Hot Dogs for the Homeless:
Junior Amy Macrae’s passion to help hungry families all started with fifty hot dogs. More specifically, while volunteering at Stanford Concessions and witnessing hundreds of food items being thrown out, Macrae was inspired to package leftover hot dogs and donate them to families in need around the community. “I know it is not quality food, but a lot of people would have really appreciated it,” Macrae explained. “That’s what I had a problem with.”
Since then, Macrae has been in close contact with organizations around the area such as the Ecumenical Hunger Program and the South Palo Alto Food Closet. She plans to set up drivers after big sporting events and coordinate the donations of leftover food. “Hunger is something very real but overlooked, and when I brought up my idea to the people at Concessions, they jumped at the idea because the food was just going in the trash,” she said.
Although Macrae is still working out the basics of the program, she explains that many people are willing to help. “When I brought up this idea to my friends and family, they were all extremely supportive and shocked that there hasn’t been a program set in place already,” Macrae said. Currently, Macrae has been working closely with junior Jessica Dinneen in order to contact more food distribution sites and transportation services. She is also attending the YCS Costa Rica Service Trip and has received support from other members going on the trip.
Macrae attributes her desire to help to her traveling experience. Over the summer, she traveled to Waha, Mexico, and visited the nearby rural villages with her family. “I have been fortunate enough to travel to places of extreme poverty and after those experiences I began to understand how pressing hunger is and how much these little things—like food items—would mean to people,” Macrae said.
Macrae believes that with her passion to help the community through her venture and the support of others, this project will make a lasting impact. “I really want to give it 150 percent and I want it to be perfect when I’m done with it,” Macrae said.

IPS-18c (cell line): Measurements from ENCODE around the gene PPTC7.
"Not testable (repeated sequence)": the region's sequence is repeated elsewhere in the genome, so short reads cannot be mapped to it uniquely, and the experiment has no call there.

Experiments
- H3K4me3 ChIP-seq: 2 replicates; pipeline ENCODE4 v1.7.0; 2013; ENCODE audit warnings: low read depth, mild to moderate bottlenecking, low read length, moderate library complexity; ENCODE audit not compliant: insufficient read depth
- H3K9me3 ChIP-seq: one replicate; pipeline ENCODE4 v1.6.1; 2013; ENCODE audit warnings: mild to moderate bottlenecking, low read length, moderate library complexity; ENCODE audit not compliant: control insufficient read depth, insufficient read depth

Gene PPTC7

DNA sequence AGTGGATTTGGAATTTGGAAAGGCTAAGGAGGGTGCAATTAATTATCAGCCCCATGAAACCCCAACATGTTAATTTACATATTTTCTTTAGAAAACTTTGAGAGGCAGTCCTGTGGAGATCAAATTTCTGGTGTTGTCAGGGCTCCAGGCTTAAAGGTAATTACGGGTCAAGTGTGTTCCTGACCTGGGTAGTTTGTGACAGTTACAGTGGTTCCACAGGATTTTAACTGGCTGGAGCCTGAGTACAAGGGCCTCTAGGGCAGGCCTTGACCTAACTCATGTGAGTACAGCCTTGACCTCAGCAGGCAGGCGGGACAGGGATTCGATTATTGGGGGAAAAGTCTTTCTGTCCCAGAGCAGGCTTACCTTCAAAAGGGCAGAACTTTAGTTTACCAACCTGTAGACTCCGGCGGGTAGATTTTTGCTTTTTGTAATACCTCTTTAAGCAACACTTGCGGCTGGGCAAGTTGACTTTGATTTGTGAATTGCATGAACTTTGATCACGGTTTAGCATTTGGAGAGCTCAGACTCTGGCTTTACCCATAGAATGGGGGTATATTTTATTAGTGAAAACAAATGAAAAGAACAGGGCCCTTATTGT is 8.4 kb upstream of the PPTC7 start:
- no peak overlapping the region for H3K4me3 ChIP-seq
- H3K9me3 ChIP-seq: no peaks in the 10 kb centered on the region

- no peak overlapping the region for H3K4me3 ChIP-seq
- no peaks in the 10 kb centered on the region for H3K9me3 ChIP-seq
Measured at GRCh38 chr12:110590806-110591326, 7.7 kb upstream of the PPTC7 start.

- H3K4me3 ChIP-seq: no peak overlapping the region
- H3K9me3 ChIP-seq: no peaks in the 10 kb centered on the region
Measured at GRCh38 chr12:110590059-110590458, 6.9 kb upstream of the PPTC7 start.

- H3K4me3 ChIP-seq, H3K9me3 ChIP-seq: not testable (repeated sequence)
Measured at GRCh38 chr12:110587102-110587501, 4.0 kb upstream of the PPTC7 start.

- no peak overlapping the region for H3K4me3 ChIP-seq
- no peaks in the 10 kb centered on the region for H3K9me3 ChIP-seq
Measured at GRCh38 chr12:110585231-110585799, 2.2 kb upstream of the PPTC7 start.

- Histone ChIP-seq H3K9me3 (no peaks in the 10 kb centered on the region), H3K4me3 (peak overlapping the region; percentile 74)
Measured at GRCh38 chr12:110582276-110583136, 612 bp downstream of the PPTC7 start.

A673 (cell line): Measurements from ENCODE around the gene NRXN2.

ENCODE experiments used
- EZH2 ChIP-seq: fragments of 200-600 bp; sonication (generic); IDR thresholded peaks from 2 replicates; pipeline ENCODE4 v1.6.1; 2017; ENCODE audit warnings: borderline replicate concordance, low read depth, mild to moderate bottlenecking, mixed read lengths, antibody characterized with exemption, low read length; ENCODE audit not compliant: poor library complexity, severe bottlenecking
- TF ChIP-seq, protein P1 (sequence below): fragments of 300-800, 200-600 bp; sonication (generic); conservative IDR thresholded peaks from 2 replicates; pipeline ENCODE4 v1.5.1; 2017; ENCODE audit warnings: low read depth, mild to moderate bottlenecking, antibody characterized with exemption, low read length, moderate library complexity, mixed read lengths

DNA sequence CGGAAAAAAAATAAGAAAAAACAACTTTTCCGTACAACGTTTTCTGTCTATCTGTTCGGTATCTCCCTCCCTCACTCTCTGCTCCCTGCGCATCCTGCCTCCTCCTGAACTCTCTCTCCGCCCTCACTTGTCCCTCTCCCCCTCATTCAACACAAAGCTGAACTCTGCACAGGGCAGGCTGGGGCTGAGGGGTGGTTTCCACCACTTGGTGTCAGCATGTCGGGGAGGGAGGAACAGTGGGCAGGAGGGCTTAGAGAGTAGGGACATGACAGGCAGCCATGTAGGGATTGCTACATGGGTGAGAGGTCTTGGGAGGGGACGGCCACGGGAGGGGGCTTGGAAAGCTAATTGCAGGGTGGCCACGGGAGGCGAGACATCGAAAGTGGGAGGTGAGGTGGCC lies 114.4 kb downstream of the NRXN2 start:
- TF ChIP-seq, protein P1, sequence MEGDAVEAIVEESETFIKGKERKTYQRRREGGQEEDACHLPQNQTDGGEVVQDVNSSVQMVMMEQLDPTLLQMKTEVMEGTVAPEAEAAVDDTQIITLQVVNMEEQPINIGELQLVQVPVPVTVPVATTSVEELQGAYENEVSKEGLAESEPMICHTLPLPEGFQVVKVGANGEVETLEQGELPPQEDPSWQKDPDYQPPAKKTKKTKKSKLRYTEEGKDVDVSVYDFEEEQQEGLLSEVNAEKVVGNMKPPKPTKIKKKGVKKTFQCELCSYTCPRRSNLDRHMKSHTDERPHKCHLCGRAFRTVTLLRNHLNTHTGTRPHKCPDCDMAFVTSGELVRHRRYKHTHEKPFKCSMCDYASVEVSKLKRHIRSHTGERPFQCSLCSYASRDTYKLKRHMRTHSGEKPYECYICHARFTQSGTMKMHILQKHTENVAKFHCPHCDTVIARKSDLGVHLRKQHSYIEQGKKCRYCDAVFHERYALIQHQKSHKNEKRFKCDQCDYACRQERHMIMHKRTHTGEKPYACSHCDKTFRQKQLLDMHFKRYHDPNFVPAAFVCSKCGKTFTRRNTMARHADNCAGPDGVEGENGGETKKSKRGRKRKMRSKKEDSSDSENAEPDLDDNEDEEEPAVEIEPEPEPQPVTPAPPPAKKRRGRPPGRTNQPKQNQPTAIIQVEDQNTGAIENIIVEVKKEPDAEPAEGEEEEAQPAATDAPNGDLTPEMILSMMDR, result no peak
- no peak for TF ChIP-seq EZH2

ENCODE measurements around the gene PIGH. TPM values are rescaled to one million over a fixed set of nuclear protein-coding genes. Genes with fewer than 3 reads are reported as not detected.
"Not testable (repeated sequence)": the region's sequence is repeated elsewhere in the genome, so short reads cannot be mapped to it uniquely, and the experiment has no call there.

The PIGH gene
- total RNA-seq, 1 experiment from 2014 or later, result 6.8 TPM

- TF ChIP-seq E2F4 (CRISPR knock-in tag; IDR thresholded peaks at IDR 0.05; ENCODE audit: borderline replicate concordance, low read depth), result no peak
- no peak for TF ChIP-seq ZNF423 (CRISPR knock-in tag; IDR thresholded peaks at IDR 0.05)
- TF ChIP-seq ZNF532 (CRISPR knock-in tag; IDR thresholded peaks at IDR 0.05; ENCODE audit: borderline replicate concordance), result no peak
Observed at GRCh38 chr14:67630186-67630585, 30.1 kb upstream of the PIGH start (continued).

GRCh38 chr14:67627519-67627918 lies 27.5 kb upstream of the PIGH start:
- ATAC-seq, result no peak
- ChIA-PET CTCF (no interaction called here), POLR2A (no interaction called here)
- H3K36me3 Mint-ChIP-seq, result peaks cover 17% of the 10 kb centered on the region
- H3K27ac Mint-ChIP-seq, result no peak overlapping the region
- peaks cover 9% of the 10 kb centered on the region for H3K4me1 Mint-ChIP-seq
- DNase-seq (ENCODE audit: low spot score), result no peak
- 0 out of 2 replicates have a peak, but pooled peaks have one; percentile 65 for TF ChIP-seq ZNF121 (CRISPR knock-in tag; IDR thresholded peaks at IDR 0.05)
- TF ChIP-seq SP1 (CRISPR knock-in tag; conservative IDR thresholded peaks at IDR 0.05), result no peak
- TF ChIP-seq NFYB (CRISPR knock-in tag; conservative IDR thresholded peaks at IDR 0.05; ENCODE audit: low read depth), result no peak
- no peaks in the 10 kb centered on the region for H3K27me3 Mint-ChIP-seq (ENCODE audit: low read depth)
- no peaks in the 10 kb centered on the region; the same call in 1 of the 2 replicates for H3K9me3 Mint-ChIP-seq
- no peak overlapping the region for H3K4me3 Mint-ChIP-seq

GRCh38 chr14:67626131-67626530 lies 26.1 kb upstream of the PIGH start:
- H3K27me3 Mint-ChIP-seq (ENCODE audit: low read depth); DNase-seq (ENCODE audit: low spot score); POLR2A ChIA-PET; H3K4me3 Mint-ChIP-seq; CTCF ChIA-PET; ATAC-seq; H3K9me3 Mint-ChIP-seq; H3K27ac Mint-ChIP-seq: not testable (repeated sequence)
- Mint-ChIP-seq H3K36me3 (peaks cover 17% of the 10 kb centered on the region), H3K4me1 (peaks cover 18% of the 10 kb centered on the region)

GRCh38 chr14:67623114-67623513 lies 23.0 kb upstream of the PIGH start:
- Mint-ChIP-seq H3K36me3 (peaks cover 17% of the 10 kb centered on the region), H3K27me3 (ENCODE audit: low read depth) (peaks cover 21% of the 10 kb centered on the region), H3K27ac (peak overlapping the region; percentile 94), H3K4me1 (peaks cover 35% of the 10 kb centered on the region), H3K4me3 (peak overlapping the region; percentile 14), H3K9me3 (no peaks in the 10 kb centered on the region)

Schools for Africa Fund:
Volunteer work is much more than just a high school graduation requirement for sophomore Eleanor Su. “It ranges anywhere from helping outside of the house, combining your passion and skill set to make the world a better place or anything to help just one person,” Su said.
Su began her dedicated involvement with volunteer work as early as the fifth grade. “I first got involved with an organization called Free The Children in fifth grade where they held small bookathons and coin drives to build a well in Kenya,” Su said. “I got to learn a lot about what was happening in other developing countries. That summer I learned about the 11-year civil war in Sierra Leone which had destroyed the schools and tore families apart. I couldn’t just not do anything about it, so I started brainstorming ways to take action.”
Su first participated in a club at Terman Middle School and after discovering a passion for community service, she decided to start a club at Gunn.
In her freshman year, Su started her own non-profit organization known as the Schools for Africa Fund. Throughout the past four years, Su has organized a wide variety of fundraisers. She raised over $34,000 from benefit concerts and monthly bake sales. The money was then donated to villages in Sierra Leone. Over the past summer, Su had the opportunity to go to Kenya for three weeks to help build one of the schools and spend time with the children. “Through my actions, I’ve been able to impact hundreds of people in my community and get others inspired to do things that they are passionate about,” Su said.
When Su was younger, she was constantly told that she was “too young” to make a difference. “Adults used to tell me to wait until I was older or to get my parent’s check book,” Su said. However, her perseverance and consistent efforts are proving them wrong.
Su plans on continuing her work with the non-profit organization and hopes that the Schools for Africa Fund will leave a lasting mark on making education available to students in Sierra Leone. In the process, Su hopes that she and her club members can learn more about developing countries and their needs. “I like that I’m able to make a difference both in my community and abroad,” Su said.